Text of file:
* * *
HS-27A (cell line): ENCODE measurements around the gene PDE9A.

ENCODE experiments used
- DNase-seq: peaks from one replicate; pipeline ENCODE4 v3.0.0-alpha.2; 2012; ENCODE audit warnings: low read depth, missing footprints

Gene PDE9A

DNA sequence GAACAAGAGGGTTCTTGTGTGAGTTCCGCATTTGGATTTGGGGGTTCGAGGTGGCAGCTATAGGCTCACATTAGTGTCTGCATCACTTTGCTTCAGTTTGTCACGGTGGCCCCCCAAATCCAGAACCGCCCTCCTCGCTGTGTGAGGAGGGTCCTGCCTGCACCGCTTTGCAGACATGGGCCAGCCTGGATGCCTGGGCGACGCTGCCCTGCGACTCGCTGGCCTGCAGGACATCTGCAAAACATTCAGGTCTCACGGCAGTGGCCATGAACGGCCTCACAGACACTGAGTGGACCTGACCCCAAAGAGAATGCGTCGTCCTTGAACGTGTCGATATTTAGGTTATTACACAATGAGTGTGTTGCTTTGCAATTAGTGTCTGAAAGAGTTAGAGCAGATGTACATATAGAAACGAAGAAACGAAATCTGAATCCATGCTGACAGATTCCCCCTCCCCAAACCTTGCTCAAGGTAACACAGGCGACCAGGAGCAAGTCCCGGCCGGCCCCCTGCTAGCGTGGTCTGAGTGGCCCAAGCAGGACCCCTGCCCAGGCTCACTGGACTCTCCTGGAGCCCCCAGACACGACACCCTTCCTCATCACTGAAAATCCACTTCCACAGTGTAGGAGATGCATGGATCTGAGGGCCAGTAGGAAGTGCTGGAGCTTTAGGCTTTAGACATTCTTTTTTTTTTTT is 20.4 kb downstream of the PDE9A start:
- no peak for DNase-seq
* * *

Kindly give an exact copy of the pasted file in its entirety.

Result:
HS-27A (cell line): ENCODE measurements around the gene PDE9A.

ENCODE experiments used
- DNase-seq: peaks from one replicate; pipeline ENCODE4 v3.0.0-alpha.2; 2012; ENCODE audit warnings: low read depth, missing footprints

Gene PDE9A

DNA sequence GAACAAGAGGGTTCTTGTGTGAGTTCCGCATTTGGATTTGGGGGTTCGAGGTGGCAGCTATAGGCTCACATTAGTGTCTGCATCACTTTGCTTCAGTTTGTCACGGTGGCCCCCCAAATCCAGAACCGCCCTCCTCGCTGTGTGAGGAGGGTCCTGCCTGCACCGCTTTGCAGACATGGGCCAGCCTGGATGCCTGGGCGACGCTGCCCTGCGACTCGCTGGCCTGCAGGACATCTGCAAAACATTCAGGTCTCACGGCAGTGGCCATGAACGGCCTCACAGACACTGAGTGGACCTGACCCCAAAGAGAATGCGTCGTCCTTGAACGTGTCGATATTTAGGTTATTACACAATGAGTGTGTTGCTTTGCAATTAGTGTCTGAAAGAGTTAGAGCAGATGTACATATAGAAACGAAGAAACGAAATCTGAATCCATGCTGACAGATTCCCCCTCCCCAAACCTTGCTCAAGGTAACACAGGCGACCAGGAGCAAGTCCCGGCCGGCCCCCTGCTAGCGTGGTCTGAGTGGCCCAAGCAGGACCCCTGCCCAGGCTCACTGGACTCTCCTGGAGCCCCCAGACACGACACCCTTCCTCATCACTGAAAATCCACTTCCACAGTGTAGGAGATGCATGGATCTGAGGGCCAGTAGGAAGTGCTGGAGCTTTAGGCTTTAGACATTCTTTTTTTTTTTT is 20.4 kb downstream of the PDE9A start:
- no peak for DNase-seq